There’s a prison, hidden in the suburbs of Addis Ababa, named Kality. Home to many of Ethiopia’s political prisoners, the prison is divided into eight zones. The last of these zones, Zone Eight, is home to detained journalists, human rights activists, and dissidents.
To some Ethiopian netizens, there is a Ninth Zone – a Zone dedicated to the “proverbial prison in which all Ethiopians live”. In 2012, a group of passionate Ethiopian bloggers launched Zone Nine, a blogging collective that, in its own words, “blogs because it cares”. Zone Nine prides itself on providing a counter to the opinions, voices, and attitudes that dominate Ethiopia’s press.
In April 2014, six of Zone Nine’s bloggers – along with three print journalists suspected of associating with the group – were arrested on the grounds that they were covertly receiving money from foreign human rights organizations to incite violence through social media.
63 days have passed since their detention. The bloggers have appeared in court continually over the past few months while being detained in Addis Ababa’s Maekelawi detention center. No formal charges have been leveled against them as of yet. That said, activists fear that these bloggers and journalists will suffer the same fate that befell Eskinder Nega and Reeyot Alemu, two journalists imprisoned and charged with terrorism (a crime that carries heavy fines and a lengthy prison term) in 2011.
The collective has blogged about numerous political issues affecting the Ethiopian populace, hoping to bolster civic discourse in service of social change. In the wake of Prime Minister Meles Zenawi’s death, for example, Zone Nine penned scathing critiques of Zenawi’s proclaimed economic development achievements, casting doubt on his legacies. They also partnered with Global Voices to launch Global Voices in Amharic in 2012, hoping to make international news accessible to local readers.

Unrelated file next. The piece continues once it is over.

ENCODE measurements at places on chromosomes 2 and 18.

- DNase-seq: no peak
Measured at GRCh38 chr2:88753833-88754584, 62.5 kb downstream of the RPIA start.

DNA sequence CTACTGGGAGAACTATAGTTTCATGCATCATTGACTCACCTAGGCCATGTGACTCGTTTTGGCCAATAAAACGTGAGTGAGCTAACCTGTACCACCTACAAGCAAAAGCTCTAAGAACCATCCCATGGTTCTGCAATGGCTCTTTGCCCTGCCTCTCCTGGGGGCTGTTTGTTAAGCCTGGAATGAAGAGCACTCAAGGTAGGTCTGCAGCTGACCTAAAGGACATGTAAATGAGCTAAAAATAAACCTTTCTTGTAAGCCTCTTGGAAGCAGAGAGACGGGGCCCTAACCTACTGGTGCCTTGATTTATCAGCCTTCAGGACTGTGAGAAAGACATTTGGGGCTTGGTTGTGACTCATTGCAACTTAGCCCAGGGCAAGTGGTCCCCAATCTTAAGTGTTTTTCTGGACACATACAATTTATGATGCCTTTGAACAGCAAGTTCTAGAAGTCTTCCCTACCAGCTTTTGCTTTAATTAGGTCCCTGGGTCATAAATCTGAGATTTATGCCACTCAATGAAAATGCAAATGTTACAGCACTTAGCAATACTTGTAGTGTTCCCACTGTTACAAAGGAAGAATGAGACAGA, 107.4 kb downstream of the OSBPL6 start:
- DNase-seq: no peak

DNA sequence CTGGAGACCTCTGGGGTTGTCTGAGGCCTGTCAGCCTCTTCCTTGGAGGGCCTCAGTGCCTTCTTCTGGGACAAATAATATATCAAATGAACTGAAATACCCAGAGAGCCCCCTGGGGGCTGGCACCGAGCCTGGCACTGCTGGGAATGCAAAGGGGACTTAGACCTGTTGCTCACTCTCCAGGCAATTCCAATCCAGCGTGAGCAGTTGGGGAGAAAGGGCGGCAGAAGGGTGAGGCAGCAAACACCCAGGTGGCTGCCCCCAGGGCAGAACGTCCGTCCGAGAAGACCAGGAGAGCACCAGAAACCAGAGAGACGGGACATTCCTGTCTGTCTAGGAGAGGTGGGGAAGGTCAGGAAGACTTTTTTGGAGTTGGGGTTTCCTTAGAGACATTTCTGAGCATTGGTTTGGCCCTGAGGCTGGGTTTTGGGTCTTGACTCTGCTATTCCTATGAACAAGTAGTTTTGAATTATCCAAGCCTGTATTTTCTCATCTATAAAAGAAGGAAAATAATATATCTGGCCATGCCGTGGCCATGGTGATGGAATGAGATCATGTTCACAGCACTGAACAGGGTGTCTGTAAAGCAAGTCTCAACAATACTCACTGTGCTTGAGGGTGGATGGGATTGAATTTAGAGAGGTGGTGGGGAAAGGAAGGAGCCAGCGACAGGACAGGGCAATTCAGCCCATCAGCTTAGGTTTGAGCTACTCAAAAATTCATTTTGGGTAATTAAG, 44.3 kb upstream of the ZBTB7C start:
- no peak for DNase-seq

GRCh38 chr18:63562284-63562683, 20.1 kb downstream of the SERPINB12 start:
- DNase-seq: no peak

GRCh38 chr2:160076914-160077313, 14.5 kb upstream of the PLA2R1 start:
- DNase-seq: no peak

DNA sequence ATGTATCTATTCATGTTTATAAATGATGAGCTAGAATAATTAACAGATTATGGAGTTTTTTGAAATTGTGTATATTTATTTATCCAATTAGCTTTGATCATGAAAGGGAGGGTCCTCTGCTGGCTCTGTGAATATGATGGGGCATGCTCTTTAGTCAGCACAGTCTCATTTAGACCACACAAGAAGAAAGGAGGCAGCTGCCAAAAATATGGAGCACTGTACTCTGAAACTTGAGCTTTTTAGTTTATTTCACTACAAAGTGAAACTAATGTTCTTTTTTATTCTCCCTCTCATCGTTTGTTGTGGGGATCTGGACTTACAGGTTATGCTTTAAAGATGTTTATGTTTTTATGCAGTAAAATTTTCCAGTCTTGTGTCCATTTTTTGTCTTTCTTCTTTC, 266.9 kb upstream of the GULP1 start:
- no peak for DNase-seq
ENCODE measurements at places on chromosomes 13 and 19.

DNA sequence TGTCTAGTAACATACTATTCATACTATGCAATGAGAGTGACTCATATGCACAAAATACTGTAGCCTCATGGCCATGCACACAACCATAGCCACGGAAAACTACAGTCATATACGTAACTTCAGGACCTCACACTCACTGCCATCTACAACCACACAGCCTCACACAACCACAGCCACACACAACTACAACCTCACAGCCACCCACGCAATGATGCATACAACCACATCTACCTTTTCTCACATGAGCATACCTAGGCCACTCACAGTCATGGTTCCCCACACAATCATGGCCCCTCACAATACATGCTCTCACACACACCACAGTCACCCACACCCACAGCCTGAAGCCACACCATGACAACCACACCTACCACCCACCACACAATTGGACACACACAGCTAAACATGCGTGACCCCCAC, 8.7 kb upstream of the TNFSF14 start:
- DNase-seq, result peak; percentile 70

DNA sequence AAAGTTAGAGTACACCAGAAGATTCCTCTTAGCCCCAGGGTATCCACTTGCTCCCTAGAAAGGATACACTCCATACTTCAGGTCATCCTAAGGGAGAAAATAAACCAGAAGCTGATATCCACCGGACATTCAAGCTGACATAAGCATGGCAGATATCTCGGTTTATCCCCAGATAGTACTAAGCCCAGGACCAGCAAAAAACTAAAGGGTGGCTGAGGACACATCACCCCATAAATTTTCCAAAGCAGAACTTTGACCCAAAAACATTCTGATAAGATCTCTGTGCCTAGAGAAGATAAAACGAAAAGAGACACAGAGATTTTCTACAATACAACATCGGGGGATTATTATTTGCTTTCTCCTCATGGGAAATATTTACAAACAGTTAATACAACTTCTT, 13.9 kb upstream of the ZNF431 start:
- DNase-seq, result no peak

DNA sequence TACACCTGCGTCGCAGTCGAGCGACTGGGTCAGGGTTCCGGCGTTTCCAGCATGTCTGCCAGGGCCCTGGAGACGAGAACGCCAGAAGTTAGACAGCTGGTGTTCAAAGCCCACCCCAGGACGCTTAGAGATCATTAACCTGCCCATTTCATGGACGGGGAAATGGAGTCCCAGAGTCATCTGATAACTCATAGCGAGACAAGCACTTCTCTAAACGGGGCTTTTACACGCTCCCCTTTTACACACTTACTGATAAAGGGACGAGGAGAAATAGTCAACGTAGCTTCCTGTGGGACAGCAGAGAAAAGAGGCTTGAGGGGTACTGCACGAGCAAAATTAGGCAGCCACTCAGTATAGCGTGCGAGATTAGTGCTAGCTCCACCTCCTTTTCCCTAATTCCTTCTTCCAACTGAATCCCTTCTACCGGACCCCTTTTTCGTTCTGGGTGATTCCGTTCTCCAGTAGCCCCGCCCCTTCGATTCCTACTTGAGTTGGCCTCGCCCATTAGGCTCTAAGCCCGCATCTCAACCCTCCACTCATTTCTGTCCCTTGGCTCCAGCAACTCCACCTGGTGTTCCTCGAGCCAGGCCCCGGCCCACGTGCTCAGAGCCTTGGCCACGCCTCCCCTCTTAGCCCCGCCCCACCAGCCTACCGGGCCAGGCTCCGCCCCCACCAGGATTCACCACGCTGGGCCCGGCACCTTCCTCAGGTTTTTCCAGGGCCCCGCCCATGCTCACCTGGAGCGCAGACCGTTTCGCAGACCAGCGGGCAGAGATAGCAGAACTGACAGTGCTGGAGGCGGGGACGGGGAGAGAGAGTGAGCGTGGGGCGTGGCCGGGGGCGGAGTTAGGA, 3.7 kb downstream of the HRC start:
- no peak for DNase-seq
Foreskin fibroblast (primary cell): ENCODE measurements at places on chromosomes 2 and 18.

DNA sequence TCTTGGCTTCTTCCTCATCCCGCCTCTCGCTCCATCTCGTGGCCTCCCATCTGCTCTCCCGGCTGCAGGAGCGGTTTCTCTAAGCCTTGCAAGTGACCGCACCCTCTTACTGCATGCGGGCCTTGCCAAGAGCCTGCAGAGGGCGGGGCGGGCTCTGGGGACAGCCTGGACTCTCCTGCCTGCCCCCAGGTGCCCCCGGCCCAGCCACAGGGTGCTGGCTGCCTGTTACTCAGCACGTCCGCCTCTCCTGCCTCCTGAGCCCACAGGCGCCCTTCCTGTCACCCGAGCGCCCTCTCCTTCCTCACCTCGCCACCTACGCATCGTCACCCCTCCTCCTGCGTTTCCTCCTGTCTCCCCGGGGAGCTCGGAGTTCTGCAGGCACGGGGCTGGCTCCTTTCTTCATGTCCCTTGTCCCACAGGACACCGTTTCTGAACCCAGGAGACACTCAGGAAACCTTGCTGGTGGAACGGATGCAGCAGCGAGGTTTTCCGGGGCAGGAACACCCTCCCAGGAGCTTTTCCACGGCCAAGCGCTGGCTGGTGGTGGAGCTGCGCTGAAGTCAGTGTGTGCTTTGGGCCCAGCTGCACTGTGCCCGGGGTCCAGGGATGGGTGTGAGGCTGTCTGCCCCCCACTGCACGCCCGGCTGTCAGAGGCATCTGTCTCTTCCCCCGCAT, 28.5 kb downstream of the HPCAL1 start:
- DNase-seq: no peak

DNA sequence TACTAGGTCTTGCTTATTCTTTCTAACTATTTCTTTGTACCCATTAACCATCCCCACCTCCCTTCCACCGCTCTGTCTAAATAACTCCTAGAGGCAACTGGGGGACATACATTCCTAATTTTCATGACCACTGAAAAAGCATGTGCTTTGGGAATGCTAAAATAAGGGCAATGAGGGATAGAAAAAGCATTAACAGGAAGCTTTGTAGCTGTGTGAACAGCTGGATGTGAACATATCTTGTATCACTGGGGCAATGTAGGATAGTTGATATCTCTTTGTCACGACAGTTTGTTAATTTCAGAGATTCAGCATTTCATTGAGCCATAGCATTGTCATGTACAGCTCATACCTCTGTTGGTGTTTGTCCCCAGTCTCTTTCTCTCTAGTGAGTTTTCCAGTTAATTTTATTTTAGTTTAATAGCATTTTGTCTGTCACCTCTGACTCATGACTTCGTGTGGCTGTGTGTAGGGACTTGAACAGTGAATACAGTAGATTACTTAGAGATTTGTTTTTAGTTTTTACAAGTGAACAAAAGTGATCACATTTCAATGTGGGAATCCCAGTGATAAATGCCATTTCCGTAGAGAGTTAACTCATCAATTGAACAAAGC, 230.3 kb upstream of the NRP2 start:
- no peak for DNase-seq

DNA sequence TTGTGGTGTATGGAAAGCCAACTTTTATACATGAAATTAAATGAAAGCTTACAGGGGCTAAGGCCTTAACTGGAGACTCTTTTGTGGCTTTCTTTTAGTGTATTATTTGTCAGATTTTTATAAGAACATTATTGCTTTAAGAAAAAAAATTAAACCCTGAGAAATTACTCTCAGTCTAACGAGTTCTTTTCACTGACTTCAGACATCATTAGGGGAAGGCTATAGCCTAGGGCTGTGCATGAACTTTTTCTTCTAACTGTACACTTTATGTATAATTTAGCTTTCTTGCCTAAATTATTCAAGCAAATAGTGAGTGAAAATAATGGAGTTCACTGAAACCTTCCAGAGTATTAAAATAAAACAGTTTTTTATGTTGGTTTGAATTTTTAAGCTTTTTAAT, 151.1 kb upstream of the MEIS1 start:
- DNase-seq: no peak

Since its inception, Zone Nine has amassed a passionate readership within the country. According to its own bloggers, Zone Nine’s stories have occasionally been picked up by wider-known publications within the country, signaling wider support for the messages it has broadcasted. Outside of Ethiopia, the detention of the Zone Nine bloggers has ignited public furor. Global Voices launched a #FreeZone9Bloggers hashtagging campaign and organized a FreeZone9Bloggers Tweetathon on May 14, while UN High Commissioner Navi Pillay criticized Ethiopia’s increasing frequency of charges against journalists on the grounds of terrorism.
@gerardvanmourik @endalk2006 @Eshete #zone9bloggers will overcome someday! #change will visit #ethiopia and no one will be able to stop her
— twsgy™ (@twsgy) June 10, 2014
@natnaelteklu this sums up why #Zone9Bloggers or any concerned citizen is jailed in #Ethiopia, #FreeZone9Bloggers pic.twitter.com/wO11vcRtzd
— Fitsum Tilahun (@fitse_t) June 10, 2014
Slowly losing track of # of days #Zone9Bloggers jailed, but not losing track of them. 1 is a numerical issue, the other is a human issue.
— Maaza Mengiste (@MaazaMengiste) June 7, 2014
The arrests arrive in the context of what some activists fear is a growingly repressive media milieu in Ethiopia. For years, journalists – on and offline – have been susceptible to governmental terrorism charges. The Committee to Protect Journalists has claimed that more journalists have fled Ethiopia since May 2013 than in anywhere else in the world. An ambiguously-worded anti-terrorism law, mobilized in 2009, gave the Ethiopian government the power to act against any form of political dissent so long as it is deemed “supportive of armed opposition activity”. The passage of this law has led to the arrest and detention of scores of journalists.
Recently, this fight against journalists has moved online, with Ethiopian governmental officials moving to counteract online criticism of their efforts by training blogging recruits to attack any online criticism of the administration (a practice known as astroturfing). The government has trained over 230 bloggers since May, teaching them how to post comments that sing the praises of the regime on social media—a particularly interesting move, given that less than 2% of Ethiopia’s population has Internet access.